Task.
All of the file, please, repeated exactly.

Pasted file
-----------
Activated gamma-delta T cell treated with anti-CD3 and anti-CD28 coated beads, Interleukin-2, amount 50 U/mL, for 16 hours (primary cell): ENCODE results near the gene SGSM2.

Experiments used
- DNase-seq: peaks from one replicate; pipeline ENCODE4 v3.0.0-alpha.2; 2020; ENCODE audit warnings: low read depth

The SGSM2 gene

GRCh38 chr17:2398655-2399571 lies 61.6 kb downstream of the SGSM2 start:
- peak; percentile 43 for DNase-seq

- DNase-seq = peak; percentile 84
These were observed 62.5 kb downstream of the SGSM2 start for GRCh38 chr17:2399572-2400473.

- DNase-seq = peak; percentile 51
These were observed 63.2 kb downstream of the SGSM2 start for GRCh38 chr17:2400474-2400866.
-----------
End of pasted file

Activated gamma-delta T cell treated with anti-CD3 and anti-CD28 coated beads, Interleukin-2, amount 50 U/mL, for 16 hours (primary cell): ENCODE results near the gene SGSM2.

Experiments used
- DNase-seq: peaks from one replicate; pipeline ENCODE4 v3.0.0-alpha.2; 2020; ENCODE audit warnings: low read depth

The SGSM2 gene

GRCh38 chr17:2398655-2399571 lies 61.6 kb downstream of the SGSM2 start:
- peak; percentile 43 for DNase-seq

- DNase-seq = peak; percentile 84
These were observed 62.5 kb downstream of the SGSM2 start for GRCh38 chr17:2399572-2400473.

- DNase-seq = peak; percentile 51
These were observed 63.2 kb downstream of the SGSM2 start for GRCh38 chr17:2400474-2400866.